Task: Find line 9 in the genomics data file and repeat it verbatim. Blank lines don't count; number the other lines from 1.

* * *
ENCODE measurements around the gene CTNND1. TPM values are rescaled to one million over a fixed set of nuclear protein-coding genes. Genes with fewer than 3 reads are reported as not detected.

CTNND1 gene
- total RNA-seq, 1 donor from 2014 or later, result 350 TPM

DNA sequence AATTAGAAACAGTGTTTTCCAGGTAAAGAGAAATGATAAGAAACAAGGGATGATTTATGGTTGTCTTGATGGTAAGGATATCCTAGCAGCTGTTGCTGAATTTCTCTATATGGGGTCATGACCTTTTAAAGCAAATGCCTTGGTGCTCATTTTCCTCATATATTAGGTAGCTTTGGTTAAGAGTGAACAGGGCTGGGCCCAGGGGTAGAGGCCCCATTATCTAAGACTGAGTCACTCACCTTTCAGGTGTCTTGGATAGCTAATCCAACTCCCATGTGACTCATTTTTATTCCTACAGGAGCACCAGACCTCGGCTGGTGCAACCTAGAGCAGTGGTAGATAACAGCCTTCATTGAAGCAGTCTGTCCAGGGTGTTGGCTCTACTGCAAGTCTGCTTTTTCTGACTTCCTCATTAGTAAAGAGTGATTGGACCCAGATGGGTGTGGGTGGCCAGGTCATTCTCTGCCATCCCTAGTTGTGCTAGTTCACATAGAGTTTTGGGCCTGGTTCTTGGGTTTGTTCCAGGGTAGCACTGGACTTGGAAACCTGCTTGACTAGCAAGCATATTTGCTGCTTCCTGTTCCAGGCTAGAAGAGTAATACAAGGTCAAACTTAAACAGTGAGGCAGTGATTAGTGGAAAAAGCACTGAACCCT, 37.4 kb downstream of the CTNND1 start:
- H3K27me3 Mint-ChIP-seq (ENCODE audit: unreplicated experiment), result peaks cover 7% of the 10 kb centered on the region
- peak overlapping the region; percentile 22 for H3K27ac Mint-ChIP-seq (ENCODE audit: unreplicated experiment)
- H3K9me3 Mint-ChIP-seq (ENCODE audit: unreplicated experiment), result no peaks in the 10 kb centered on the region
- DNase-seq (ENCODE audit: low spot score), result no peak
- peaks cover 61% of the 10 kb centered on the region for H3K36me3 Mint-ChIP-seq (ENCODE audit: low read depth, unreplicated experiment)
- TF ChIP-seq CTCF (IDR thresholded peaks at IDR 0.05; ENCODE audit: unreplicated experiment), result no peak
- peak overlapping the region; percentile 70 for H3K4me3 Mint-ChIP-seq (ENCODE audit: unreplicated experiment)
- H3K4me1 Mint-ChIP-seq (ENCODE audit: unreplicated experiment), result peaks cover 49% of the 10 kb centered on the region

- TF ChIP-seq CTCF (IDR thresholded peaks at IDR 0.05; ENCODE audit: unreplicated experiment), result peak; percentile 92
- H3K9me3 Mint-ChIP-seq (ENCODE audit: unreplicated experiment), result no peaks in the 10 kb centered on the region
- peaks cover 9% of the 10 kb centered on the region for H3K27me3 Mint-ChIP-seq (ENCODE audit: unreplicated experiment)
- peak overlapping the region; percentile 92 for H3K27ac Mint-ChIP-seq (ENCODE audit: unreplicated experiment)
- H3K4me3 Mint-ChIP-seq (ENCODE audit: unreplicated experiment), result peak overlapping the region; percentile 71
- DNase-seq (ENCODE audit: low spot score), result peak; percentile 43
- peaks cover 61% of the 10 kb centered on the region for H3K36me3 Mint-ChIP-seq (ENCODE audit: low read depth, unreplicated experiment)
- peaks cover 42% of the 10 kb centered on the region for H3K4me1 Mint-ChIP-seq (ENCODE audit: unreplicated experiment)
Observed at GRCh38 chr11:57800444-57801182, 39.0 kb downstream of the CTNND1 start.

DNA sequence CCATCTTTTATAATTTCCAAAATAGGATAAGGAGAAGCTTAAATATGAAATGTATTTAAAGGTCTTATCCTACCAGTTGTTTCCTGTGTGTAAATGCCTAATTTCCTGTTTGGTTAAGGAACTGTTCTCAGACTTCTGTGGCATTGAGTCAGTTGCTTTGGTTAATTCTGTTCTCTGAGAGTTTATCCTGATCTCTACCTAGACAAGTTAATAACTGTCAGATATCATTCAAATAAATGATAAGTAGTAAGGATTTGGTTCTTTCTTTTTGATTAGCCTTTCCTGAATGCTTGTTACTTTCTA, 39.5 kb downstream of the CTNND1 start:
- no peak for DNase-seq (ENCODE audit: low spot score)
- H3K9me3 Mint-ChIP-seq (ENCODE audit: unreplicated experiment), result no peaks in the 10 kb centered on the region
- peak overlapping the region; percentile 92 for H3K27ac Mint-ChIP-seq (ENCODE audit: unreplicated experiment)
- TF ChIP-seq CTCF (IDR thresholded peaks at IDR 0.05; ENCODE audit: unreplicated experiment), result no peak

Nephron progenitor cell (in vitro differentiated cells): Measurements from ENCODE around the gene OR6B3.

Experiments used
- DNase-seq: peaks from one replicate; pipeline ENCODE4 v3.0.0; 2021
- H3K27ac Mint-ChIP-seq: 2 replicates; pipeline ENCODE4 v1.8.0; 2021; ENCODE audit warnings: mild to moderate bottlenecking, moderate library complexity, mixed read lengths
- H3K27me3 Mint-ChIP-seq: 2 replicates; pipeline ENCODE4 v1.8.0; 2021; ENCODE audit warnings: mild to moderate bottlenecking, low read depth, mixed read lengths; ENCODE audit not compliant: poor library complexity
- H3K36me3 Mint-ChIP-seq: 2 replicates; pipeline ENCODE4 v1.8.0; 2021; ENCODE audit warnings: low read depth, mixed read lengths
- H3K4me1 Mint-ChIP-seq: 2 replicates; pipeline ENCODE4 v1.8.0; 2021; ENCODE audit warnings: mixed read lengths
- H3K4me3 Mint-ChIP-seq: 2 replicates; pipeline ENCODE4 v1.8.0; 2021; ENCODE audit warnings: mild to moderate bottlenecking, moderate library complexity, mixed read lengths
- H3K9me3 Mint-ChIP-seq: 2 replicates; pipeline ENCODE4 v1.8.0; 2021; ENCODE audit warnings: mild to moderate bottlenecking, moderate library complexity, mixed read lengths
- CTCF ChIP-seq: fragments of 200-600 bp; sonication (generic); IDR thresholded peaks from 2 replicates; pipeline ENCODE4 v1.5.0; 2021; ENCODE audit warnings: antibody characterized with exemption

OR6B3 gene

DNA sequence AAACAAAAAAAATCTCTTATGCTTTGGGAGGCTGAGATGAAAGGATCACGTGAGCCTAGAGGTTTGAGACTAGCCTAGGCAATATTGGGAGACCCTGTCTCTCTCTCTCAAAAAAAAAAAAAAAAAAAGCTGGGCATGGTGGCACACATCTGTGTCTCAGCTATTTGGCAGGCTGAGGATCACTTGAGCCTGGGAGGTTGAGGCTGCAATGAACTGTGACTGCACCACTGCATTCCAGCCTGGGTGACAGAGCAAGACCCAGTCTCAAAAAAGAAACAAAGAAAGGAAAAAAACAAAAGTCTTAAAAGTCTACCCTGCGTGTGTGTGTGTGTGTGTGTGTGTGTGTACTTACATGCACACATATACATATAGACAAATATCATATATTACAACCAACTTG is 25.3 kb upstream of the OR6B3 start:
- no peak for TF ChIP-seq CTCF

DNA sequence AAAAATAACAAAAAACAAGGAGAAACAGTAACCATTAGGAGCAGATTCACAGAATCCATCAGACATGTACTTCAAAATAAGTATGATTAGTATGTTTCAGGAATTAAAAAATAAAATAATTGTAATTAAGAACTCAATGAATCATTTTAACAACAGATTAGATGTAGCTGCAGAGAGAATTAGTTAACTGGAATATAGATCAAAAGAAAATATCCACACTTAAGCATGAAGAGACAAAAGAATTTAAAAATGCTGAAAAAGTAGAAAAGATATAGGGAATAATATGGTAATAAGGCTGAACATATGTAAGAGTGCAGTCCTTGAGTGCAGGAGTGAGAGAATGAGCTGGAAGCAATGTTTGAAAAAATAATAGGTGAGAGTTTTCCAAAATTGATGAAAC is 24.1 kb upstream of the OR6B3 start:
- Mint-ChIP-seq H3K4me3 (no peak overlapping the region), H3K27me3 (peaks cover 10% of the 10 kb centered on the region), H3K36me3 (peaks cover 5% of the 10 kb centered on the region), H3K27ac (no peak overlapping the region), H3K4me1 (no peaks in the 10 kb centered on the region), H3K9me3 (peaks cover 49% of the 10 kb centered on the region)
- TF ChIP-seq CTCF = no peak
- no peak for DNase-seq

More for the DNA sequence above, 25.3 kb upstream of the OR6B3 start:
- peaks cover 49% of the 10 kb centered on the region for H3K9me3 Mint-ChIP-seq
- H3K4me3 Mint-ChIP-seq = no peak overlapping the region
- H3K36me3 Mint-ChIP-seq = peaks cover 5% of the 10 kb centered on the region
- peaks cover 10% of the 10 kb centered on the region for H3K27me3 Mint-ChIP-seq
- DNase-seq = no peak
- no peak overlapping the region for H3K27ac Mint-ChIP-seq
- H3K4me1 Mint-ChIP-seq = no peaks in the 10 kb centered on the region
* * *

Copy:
- peaks cover 61% of the 10 kb centered on the region for H3K36me3 Mint-ChIP-seq (ENCODE audit: low read depth, unreplicated experiment)